In Latin America and the Caribbean, an estimated 74,000 10–19 year-olds are living with HIV . Unfortunately, limited data on cART adherence and viral suppression rates hamper the ability to fully characterize the success of HIV care programs. But a 2015 review of the HIV continuum of care in Latin America reported the proportion of people living with HIV/AIDS with an undetectable viral load ranging from 12% in Venezuela to 25% in Mexico ; data specific to adolescent populations are unavailable. In response to the paucity of cART adherence information and interventions tailored to adolescents in Latin America, we used qualitative methods guided by social ecological systems theory to understand the factors related to cART adherence among HIV-positive Peruvian adolescents.
Participants and procedures
Data were collected from three different sources in Lima, Peru: psychosocial support groups for adolescents receiving HIV-cART; professional staff delivering care to adolescents taking HIV cART; and parents/caregivers of adolescents taking HIV cART.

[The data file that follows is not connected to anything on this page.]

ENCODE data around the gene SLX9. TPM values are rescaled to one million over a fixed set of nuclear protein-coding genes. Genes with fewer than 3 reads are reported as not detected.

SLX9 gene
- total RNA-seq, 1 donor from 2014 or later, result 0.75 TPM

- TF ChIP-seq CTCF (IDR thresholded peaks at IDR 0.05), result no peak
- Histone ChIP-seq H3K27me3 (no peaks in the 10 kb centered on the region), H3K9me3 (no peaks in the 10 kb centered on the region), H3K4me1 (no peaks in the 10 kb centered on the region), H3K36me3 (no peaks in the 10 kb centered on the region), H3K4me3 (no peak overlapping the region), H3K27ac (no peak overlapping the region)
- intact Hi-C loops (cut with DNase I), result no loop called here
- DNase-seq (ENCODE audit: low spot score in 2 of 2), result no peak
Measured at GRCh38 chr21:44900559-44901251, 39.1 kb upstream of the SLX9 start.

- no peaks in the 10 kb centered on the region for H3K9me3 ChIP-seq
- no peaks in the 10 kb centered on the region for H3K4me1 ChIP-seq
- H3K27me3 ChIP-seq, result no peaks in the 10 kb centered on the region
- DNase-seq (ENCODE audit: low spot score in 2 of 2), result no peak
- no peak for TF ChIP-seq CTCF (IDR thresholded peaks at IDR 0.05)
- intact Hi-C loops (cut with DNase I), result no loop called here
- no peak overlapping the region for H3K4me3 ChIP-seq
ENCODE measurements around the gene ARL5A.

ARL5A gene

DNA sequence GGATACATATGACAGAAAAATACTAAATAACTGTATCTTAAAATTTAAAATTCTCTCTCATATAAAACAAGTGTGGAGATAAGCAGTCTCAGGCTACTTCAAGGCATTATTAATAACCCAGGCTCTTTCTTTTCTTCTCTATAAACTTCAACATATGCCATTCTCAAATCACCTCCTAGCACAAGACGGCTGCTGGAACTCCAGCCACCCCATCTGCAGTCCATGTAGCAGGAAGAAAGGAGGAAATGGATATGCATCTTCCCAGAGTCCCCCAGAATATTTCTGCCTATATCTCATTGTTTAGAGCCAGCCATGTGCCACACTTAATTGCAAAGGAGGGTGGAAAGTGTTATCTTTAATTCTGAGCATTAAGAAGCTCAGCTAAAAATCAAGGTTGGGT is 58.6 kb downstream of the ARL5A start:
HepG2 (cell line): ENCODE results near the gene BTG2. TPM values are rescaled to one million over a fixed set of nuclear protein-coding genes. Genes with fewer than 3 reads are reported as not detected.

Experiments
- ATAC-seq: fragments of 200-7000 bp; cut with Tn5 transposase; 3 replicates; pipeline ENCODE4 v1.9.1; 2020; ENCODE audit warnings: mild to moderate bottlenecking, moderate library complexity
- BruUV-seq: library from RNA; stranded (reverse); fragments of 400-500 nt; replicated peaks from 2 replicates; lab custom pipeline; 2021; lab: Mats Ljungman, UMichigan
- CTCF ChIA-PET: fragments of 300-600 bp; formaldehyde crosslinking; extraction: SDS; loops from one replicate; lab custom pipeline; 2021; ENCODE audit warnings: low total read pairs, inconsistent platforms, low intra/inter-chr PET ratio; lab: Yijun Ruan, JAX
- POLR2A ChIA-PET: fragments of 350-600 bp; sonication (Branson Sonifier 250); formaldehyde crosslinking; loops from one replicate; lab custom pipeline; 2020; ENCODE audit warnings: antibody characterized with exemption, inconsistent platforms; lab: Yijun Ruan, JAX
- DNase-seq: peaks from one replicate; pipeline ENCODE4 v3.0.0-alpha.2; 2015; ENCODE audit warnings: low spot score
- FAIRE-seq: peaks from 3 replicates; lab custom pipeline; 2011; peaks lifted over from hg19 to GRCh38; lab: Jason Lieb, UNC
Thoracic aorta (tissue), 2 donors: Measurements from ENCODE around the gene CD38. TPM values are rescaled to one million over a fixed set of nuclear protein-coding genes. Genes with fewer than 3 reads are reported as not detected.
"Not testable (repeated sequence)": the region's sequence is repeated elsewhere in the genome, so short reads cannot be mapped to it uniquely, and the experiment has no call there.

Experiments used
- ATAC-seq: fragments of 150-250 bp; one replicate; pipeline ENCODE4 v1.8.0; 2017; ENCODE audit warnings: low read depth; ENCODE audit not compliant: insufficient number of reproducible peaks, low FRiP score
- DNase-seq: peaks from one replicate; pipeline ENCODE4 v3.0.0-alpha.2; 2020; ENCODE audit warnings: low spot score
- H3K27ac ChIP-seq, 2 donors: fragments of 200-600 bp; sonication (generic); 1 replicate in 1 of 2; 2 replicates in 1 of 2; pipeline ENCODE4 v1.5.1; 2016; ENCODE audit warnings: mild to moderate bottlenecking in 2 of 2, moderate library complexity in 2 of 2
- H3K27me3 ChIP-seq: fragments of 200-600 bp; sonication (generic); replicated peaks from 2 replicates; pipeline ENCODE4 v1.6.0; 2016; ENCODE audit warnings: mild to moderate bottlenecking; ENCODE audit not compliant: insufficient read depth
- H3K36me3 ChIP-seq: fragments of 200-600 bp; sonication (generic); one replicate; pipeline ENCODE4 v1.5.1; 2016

The adolescents group was comprised of boys and girls aged 13 to 17 years old, all of whom were receiving their HIV care at a large urban hospital in Lima Peru. Adolescents at high risk of or with a history of suboptimal cART adherence (as identified by their treating physician) were invited to participate in one of two multi-session psychosocial support groups, according to their age: one for 13–15 year-olds and the other for 16–17 year-olds. The groups, which were conducted in a private space located at a hospital in Lima, were facilitated by women living with HIV (henceforth “peer facilitators”) who were experienced in conducting psychosocial support groups for HIV-positive persons. The groups met twice every month for 90 minutes on average over six months (12 sessions in total) and were audio recorded. Rather than follow a structured script or traditional focus group format where participants are typically asked to respond to specific, pre-determined questions, group content was decided spontaneously by the adolescents during the sessions. The peer facilitator’s role was to assist in the exploration of emergent group themes, encourage group participation, and assure mutual respect and other group norms (e.g. confidentiality, punctuality, etc.). Emphasis was placed on developing and nurturing mutual support among persons confronting similar or shared experiences.